Nov 22, 2012

Tofu soup and spelling contests

And shampoo jeans

Alex introduced us to tofu soup

During the National Day holiday, we made a date to meet up with our pal Alex. He was preparing for a big speech competition that was to be held in the following month, and he had asked for our help. Of course, lunch was part of the deal as well.

He took us up a windy road to a set up that looked a lot like our 串串, with burners set into the middle of tables and a bubbling pot on top. But, in fact, it was something totally different: A tofu soup!

(Now Peter and I both enjoyed tofu in the states, but coming to China we’ve realized that the way tofu is served in the US is often the most totally boring way you could do it. No wonder no one likes it. Here in China, tofu is treated as a real food and seasoned and cooked with accordingly. So when you read tofu soup, don’t think “Ugh,” think “Yum!”)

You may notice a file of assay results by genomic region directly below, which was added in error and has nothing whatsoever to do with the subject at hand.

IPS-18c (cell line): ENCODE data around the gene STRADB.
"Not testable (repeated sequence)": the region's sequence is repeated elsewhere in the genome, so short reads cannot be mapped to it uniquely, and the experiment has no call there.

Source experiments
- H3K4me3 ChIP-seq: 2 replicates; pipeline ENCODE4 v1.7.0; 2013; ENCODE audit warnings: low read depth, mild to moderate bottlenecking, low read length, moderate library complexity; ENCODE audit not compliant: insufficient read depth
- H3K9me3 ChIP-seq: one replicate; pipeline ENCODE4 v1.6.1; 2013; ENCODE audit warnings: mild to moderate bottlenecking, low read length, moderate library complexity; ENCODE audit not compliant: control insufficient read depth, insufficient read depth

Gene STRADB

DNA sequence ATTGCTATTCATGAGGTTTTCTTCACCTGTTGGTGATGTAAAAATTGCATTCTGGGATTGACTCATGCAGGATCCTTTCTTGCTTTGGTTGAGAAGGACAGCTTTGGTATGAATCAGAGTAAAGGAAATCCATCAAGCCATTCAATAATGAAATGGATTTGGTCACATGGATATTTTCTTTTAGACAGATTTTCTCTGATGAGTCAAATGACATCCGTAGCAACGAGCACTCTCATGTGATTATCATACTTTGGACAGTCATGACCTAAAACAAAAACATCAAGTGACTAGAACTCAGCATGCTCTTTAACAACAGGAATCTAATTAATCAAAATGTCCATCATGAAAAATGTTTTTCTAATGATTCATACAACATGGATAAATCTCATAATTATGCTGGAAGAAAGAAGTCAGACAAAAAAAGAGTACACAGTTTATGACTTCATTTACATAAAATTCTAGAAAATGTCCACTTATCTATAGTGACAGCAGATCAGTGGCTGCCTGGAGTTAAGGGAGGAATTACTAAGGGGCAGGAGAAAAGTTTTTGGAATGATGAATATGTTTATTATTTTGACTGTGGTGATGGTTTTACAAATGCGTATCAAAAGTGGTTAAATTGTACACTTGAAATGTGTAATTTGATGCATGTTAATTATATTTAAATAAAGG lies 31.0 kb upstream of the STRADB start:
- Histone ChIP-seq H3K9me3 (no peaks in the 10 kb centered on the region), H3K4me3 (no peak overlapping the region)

The soup was a live bubbling broth with tofu, veggies. beans, and a delicious cured pork. We ordered some extra cabbage from an extremely long menu of side dishes (“I don’t even know what everything on here is,” Alex said.), and a few lunch beers. It was vacation after all.

Alex showed us his speech, which was an incredibly thoughtful meditation on being a teenager and what your youthful opportunities and responsibilities are. I copy edited the crap out of it, and tried to reassure him that I’ve marked up native English speakers’ work as much. And then we just chatted. For the kids willing to take advantage of it, fluent conversation is really the best resource Peter and I can offer in terms of English language acquisition. It’s fun to have friends, but it’s also really cool to know that we’re helping those friends just by sitting around and talking.

At this lunch, we also solved a mystery that we’d been thinking about for the past year. Our favorite Chinese pop song came on — a song we had been calling “Shampoo Jeans.” And I started to sing along with our made up words. “You know this song?” Alex asked. We explained to him what “shampoo jeans” is and he laughed at us and revealed that the song is actually called “伤不起” [pronounced Shang Bu Qi]. Give it a listen and try not to hear “shampoo jeans” in the chorus.